A much-delayed natural gas pipeline has been approved by a key federal regulator after other agencies pulled permits.
The U.S. Federal Energy Regulatory Commission (FERC) has approved the Mountain Valley Pipeline’s (MVP) request to change the construction method it will use to cross about 180 streams and wetlands in Virginia and West Virginia.
The MVP is designed to transport 2 billion cubic feet per day of domestic natural gas into regional and national supply markets, and is already fully subscribed with purchasers.
FERC issued an order amending the pipeline’s 2017 certificate to allow developers to bore under some bodies of water instead of using the open-cut method originally planned.
‘Fewer Environmental Impacts’
The MVP’s proposed method for crossing water bodies will have fewer environmental impacts than the method sanctioned by FERC in its original certificate, said FERC Chairman Richard Glick and Commissioner Allison Clements, in a joint statement.
“Mountain Valley’s usage of trenchless waterbody crossings will result in fewer environmental impacts than the crossing method that the Commission approved under the original certificate, meaning that today’s order amending Mountain Valley’s certificate will almost certainly represent an improvement over the status quo,” said Glick and Clements.
MVP was delayed for years as federal agencies, such as the U.S. Forest Service, Bureau of Land Management, and Fish and Wildlife Service, pulled their approvals after litigation by environmental groups and two federal court decisions.
If regulators follow the FERC’s lead, the project could be back on track, ClearView Energy Partners LLC, an investment research firm, told its clients, reported E&E News. “If a similar stance [to FERC’s] is adopted by other federal agencies, we think that the project could be in service by mid-2023, the early end of the range we had been eyeing for its completion,” said ClearView.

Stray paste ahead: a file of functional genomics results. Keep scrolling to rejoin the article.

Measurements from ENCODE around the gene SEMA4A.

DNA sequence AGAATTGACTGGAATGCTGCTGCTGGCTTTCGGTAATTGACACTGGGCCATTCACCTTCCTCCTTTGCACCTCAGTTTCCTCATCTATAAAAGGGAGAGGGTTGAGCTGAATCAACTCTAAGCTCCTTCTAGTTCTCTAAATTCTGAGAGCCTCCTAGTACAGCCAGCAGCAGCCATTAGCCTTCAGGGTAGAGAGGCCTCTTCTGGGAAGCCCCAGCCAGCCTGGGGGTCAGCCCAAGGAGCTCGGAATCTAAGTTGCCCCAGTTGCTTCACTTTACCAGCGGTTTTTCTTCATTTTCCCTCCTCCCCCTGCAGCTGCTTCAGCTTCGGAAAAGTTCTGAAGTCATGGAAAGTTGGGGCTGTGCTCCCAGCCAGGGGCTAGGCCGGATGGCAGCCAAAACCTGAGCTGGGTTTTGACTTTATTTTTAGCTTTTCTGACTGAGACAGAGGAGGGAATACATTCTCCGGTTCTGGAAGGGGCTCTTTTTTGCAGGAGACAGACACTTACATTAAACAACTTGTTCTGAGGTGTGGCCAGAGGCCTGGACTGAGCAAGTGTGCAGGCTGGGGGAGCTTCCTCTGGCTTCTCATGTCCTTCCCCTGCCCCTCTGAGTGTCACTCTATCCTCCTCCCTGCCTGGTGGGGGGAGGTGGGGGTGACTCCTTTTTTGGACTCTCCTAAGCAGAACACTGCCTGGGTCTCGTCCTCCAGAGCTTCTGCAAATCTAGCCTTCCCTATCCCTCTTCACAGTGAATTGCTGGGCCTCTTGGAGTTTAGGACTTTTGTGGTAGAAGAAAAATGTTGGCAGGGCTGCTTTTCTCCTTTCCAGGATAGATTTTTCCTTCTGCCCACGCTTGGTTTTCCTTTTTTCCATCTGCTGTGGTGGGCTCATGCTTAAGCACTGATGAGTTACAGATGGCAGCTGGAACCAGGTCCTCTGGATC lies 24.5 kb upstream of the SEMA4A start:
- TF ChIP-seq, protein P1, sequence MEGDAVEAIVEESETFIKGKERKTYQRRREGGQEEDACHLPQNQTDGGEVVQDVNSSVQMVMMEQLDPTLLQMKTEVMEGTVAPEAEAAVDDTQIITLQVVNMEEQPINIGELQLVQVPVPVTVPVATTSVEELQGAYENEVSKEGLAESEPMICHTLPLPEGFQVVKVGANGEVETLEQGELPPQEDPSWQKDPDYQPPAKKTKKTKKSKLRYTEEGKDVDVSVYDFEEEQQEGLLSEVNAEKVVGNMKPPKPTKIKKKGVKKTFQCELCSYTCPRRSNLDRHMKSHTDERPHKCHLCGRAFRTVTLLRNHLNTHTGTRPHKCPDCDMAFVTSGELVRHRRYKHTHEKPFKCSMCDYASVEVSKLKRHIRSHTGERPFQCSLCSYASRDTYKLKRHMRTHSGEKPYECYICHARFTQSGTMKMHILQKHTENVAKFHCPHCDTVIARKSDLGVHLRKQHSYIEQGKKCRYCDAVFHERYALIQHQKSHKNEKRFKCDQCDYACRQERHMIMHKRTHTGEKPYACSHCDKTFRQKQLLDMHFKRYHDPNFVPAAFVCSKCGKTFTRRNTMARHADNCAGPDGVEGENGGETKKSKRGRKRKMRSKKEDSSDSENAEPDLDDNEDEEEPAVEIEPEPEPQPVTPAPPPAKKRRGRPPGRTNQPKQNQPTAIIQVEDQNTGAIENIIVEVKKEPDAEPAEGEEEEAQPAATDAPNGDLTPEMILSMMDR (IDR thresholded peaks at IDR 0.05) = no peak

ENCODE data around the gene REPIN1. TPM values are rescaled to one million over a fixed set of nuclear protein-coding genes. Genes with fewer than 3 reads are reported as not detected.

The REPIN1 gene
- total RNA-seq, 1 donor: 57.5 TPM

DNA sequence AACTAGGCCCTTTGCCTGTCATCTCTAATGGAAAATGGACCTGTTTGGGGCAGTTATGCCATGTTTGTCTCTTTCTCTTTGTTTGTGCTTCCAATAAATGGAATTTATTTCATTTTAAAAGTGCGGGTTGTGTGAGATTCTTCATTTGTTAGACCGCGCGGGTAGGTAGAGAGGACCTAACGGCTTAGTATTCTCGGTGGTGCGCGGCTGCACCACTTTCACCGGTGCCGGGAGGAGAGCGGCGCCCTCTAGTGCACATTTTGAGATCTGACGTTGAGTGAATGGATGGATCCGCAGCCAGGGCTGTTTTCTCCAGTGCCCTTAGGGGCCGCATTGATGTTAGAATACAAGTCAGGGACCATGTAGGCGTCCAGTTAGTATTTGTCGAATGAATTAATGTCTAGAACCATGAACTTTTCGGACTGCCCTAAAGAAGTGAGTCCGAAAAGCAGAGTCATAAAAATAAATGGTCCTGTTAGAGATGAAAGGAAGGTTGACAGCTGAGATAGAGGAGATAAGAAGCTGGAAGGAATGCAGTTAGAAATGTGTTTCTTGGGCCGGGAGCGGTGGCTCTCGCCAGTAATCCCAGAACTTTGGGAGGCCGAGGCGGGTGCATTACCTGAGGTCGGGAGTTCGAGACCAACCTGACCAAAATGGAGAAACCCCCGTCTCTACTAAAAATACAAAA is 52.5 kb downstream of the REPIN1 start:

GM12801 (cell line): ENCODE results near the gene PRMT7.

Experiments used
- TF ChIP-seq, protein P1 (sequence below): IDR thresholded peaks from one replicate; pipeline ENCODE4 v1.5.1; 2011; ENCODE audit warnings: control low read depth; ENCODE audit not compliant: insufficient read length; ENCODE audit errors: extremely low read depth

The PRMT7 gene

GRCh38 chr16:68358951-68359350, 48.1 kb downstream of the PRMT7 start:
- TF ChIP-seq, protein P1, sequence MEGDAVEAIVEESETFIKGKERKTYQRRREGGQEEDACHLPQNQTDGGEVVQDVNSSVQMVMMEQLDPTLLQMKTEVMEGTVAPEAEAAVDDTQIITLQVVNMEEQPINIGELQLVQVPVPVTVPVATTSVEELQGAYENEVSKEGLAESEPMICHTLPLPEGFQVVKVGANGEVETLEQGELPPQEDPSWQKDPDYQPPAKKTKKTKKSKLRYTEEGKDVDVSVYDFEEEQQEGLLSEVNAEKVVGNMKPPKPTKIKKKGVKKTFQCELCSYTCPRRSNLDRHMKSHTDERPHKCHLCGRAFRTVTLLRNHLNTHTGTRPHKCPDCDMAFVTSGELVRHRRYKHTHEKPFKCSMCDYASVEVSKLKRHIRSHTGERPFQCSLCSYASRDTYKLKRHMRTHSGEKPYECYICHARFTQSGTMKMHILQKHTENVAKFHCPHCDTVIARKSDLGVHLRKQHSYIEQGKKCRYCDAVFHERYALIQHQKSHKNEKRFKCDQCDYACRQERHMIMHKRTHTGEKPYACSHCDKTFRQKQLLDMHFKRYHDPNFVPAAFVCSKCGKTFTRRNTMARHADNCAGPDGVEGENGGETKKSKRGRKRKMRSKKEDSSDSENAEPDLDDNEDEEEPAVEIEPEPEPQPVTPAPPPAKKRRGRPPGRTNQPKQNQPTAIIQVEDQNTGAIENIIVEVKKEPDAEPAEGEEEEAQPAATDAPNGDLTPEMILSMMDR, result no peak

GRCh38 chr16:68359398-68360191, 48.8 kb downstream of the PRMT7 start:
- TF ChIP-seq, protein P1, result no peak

‘Critical Infrastructure Project’
FERC’s approval of MVP’s plan is good for America, said Natalie Cox, a spokesperson for MVP in a statement, reported E&E News.
“This is another important step forward in [MVP]’s project completion and, as a critical infrastructure project, is essential for our nation’s energy security, reliability, and ability to transition to a lower-carbon future,” said Cox.
FERC’s approval will help the United States help Europe wean itself from Russian gas, but the Biden administration needs to do more, said Sen. Joe Manchin (D-WV) in a tweet praising FERC’s decision.
“[MVP is a] strategically important project for the energy and national security of our country and will play a critical role in our ability to support our European allies as they eliminate their use of Russian energy,” Manchin tweeted. “Unfortunately, there are still several additional steps that need to be taken by the [Biden] Administration to get this critical project—which would put an additional two billion cubic feet of natural gas [per day] into the market within a matter of months—complete.”
‘Lower Electricity Prices’
Beyond MVP’s approval, the Biden administration needs to take even more actions to accelerate gas production and delivery in order to moderate high energy prices, says Tim Benson, senior policy analyst with The Heartland Institute, which publishes Environment & Climate News.
“Despite the truly remarkable increase in natural gas production that has taken place in the United States over the last decade-plus, infrastructure development has not proceeded at a satisfactory pace, which has driven up gas prices and electricity costs,” said Benson. “Higher electricity costs disproportionally hurt low-income families, who naturally spend a larger percentage of their money keeping the lights on.
“Adding additional pipeline infrastructure like the MVP should lower electricity prices, thereby raising living standards, stimulating long-term economic growth and creating a substantial net increase in jobs,” said Benson.
Kenneth Artz (KApublishing@gmx.com) writes from Dallas, Texas.